By Denise DePaolo

Images by Bonny Fleming of Asio Studio

Time is short for poverty on the Pine Ridge Indian Reservation. That is, if Nick Tilsen has his way.

Tilsen is a member of the Oglala Sioux Tribe. He grew up on Pine Ridge, where it’s not unusual for several generations to live under one small roof. For many, living with relatives is a necessity, since housing options on South Dakota’s reservations are infamously scant.

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“A lot of times houses are built for five or six people to live in,” he said. “But when you start to get 10, 15, even 20 people living in a house, there’s a lot of wear and tear on the house, and the standard of living in some of those homes gets really harsh.”

Part of the problem lies the area’s aging, insufficient infrastructure. Building has come to a virtual standstill on Pine Ridge, because utilities are maxed out. That means no homes for sale and nothing to rent. As a result, half of the 5,000-person workforce commutes off the reservation at the end of the day, taking their money with them.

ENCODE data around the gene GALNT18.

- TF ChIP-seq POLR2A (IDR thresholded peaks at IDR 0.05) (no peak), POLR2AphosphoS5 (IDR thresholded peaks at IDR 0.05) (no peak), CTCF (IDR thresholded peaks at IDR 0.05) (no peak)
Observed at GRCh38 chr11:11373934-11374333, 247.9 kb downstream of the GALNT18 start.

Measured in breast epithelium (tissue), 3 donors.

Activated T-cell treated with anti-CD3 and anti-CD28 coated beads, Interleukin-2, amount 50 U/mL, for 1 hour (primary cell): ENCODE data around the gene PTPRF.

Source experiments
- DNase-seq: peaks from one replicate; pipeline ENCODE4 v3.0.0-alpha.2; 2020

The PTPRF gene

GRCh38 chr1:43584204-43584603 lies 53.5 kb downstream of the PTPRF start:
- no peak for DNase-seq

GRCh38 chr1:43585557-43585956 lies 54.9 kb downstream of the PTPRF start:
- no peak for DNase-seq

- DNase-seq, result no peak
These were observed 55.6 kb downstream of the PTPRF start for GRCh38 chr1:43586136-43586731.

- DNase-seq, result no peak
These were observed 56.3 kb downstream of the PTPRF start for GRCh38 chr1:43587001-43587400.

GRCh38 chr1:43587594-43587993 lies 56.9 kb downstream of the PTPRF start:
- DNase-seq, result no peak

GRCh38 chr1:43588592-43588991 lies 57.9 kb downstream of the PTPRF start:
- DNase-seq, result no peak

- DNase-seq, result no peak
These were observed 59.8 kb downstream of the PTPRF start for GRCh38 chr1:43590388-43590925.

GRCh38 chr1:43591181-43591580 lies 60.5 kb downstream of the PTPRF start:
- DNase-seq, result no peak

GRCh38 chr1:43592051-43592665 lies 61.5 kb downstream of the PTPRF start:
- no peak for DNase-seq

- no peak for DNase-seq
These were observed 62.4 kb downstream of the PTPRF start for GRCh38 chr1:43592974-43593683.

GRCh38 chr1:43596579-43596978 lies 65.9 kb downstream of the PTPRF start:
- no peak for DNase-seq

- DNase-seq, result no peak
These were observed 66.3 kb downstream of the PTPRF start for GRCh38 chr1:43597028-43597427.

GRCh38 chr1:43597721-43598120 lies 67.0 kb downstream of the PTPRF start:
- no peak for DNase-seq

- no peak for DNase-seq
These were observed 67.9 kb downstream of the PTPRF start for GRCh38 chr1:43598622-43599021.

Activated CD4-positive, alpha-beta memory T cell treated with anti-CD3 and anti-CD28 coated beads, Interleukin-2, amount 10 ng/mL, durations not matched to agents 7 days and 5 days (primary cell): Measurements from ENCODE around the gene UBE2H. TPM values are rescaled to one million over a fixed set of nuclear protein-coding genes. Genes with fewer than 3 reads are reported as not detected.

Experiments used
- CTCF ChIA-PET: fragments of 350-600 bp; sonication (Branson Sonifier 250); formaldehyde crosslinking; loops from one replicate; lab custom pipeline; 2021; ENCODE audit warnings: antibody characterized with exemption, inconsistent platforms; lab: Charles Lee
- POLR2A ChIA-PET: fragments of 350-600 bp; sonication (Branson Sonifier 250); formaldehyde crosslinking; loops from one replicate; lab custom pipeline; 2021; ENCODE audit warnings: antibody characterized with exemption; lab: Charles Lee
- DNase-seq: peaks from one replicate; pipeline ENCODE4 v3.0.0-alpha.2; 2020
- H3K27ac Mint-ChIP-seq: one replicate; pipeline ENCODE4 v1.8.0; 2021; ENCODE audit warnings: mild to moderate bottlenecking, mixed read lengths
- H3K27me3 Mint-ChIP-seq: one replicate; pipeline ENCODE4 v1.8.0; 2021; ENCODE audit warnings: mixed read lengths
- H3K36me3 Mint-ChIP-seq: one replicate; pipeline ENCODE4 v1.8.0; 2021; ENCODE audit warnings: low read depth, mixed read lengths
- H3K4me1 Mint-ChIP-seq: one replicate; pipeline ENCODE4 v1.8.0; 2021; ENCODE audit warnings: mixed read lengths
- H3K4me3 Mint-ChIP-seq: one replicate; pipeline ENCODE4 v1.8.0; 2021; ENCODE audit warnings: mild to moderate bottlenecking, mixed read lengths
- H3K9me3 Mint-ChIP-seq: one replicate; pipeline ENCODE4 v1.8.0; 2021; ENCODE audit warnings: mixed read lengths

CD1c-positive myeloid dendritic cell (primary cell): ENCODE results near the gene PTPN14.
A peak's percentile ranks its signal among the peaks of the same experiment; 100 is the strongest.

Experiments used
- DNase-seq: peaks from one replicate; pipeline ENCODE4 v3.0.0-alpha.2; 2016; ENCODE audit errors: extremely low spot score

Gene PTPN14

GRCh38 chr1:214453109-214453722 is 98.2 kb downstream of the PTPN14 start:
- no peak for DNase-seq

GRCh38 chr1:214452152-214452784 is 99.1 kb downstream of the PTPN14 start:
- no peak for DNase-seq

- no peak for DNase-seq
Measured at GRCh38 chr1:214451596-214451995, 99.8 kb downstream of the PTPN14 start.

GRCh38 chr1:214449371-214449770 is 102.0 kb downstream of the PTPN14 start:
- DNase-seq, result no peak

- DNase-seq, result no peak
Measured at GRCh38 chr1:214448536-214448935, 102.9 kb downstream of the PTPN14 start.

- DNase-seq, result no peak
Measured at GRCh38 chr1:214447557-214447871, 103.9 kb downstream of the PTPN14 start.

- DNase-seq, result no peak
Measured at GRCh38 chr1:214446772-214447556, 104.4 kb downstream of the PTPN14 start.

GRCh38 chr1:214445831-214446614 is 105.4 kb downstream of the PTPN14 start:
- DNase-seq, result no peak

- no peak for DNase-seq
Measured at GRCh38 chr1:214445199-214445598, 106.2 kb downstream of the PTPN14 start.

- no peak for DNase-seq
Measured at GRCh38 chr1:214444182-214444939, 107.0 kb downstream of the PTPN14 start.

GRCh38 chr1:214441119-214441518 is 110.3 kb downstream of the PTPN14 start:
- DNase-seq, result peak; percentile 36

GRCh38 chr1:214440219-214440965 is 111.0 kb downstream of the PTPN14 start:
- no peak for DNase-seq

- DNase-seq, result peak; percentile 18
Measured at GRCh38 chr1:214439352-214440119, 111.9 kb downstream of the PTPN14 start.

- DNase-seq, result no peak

“A huge amount of them become the working poor, because they’re spending a huge amount of their disposable income on transportation related costs,” said Tilsen, who realized at a young age that no white knight was coming to help, and no amount of wishing would improve his tribe’s reality. The only way he saw to break the cycle of poverty was to take action at grassroots level, starting the Thunder Valley Community Development Corporation in 2007.

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To read the full article, pick up the March issue of 605 Magazine or click here.

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